“A bracer before breakfast, during or between meals, before or after bed time. Best old bug juice, ‘juice of giant powder’ and fresh home made whiskies a specialty.” Another saloon advertisement runs in doggrell as follows:

The packers’ rest
In the wooly west
Is at the town of Randall.
Of gins and beer and
Bug juice here
None but the best we handle.
Come, drop your tools
And leave your wagon,
Unhitch your mules
Get a jag on”

The following “locals” may startle outside readers:

“Five wagon loads of booze and a brand new piano have arrived at the Blank amusement hall. Contracts for the Y.M.C.A. building are in abeyance.”

“Sam Gilliam is getting in a winter’s supply of liquors. Cayenne pepper, fnsil oil [*], boxing gloves and tobacco form no component part of the goods sold by Sam.”

“Hay is about $200 per ton, but Queeney & Curtis, the Roosevelt liverymen, are still in the ring.”

“Some one, evidently a freighter, screwed the lock off Bill Thompson’s cabin on Mule creek recently, stole a money wrench and ‘screwed his nut.’”

“Some women of Roosevelt who persist in wearing pants would look more symmetrical by first removing their petticoats. Don’t store excess raiment in the seat of your trousers.”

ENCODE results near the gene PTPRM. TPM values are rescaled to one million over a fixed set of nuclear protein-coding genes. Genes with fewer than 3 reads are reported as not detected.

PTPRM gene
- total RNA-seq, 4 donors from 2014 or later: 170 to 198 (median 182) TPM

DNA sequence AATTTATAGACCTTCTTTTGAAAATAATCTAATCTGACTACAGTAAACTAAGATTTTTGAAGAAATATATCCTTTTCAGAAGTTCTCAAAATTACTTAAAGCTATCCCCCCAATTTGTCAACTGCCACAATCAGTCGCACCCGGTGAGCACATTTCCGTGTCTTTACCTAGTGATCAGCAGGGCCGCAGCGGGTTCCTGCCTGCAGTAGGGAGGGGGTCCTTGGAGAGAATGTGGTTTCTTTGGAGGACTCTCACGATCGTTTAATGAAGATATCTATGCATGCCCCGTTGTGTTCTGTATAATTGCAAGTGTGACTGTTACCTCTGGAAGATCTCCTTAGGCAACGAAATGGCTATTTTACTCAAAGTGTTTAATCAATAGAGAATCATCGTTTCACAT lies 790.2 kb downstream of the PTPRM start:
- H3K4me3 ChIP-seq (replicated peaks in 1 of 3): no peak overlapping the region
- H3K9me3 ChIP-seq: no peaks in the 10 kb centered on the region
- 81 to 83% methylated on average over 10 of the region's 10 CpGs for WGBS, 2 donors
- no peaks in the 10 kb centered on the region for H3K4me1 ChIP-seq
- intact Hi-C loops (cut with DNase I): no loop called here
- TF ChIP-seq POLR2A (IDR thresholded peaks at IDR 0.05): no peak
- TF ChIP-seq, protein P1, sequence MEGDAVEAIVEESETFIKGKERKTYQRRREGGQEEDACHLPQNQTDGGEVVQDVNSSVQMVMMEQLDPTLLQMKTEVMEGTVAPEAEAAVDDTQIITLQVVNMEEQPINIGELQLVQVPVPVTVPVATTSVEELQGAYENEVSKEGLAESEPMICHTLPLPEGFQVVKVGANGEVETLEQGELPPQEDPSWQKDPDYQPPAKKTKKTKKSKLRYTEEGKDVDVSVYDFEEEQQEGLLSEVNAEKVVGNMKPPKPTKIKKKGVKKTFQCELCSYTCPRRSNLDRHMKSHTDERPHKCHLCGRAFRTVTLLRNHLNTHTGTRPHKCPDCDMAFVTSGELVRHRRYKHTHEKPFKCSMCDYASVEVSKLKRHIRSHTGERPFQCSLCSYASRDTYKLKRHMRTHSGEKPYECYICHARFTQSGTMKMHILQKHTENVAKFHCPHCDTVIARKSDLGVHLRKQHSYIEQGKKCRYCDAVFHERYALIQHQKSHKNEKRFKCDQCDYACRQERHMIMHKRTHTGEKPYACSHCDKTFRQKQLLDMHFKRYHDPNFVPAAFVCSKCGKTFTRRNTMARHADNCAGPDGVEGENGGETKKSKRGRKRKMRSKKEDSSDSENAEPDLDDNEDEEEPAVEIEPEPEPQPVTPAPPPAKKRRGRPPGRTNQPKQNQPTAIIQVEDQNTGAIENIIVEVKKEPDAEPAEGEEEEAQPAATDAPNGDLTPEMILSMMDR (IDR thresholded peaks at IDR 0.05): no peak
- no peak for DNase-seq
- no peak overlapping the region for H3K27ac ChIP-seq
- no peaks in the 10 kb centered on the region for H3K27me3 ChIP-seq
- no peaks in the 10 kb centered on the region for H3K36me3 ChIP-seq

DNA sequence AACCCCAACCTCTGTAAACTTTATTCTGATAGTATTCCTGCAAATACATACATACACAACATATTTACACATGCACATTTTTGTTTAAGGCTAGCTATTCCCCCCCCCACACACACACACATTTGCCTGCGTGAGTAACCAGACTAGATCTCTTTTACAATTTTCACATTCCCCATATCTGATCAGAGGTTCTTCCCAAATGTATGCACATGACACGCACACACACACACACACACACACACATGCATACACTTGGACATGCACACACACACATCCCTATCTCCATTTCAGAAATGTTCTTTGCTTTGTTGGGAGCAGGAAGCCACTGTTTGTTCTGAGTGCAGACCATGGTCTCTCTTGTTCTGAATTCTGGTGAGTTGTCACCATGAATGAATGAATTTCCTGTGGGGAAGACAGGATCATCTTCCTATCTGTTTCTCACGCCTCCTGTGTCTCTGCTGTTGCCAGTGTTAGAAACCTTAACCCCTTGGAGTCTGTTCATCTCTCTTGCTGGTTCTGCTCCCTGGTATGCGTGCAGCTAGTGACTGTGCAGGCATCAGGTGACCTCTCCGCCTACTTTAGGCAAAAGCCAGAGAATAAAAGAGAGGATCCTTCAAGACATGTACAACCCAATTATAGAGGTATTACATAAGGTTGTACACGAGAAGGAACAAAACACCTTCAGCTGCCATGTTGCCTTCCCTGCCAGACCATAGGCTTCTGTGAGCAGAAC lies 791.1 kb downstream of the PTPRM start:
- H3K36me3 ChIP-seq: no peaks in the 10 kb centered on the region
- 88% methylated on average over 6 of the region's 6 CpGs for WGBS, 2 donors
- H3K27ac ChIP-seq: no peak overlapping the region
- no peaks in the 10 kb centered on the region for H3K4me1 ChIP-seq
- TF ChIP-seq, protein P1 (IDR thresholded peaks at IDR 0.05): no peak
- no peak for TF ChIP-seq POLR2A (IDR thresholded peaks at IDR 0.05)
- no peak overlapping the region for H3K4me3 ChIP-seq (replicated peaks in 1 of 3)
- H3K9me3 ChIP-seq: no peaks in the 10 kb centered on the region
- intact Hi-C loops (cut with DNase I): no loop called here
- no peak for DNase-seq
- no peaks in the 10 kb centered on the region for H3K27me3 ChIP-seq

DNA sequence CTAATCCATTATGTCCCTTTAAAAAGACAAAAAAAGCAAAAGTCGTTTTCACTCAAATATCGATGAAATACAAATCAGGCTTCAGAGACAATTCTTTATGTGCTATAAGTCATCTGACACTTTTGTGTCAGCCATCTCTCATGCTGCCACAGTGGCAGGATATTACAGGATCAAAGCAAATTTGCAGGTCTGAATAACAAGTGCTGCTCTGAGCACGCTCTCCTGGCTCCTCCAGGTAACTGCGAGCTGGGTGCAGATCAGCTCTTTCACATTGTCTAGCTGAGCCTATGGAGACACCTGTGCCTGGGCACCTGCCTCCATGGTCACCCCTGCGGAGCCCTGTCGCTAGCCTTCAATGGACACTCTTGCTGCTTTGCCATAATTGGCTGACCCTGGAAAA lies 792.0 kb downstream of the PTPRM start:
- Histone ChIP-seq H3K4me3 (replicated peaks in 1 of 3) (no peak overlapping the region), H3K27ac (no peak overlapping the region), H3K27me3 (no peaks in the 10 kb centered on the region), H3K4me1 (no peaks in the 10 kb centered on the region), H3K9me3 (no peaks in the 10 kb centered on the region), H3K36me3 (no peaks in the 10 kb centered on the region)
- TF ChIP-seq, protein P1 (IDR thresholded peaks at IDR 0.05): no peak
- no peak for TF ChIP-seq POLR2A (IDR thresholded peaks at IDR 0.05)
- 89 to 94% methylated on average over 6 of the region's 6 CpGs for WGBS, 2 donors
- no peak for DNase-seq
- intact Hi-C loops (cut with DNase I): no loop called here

All of the local news, however, is not of that character, as there is much valuable information concerning mining properties of the district.

source: ID AHGP [h/t SMc]

[*] Fnsil, or Fusel oils are mixtures of several alcohols (chiefly amyl alcohol) produced as a by-product of alcoholic fermentation.[1] The word Fusel is German for “bad liquor”.
source: Wikipedia
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Smith Ferry.
Lots of Freight Coming up – Man Severely Injured.

Long Valley Advocate, December 15, 1904

The river at the Ferry is froze up and a few more cold nights will make it safe for teams to cross on the ice, as it is the ice is cut each morning and the ford is in good shape. Roads are froze up hard, and very rough as far as Squaw hill, but we are told that from there on to Boise city road was never better.

J. McNish of Emmett has a crew of men here numbering about 30 getting out logs for his new mill at Emmett. They have been working since Sept. 1, and expect to bank 4,000,000 feet for next spring run. They have had very favorable weather for such work and are all ready for snow now.

There has been something like 35,000 pounds of freight passed here in the last ten days for Roosevelt, and teamsters report sleighing good from Knox to Roosevelt.

F. A. Noland of Vanwyck passed the Ferry on the 5th inst, on his way to Boise with four 4-horse teams for merchandise for Vanwyck.

Harley McConnel of this place got badly hurt Sunday, the 4th inst., while repairing Bell telephone by falling from one of the poles.

Long Valley Advocate December 15, 1904 pg 8 [h/t ID AHGP]
link:
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Link: Thunder Mountain / Roosevelt History index page

Link: Public folder with images of the old newspapers

page updated Feb 28, 2020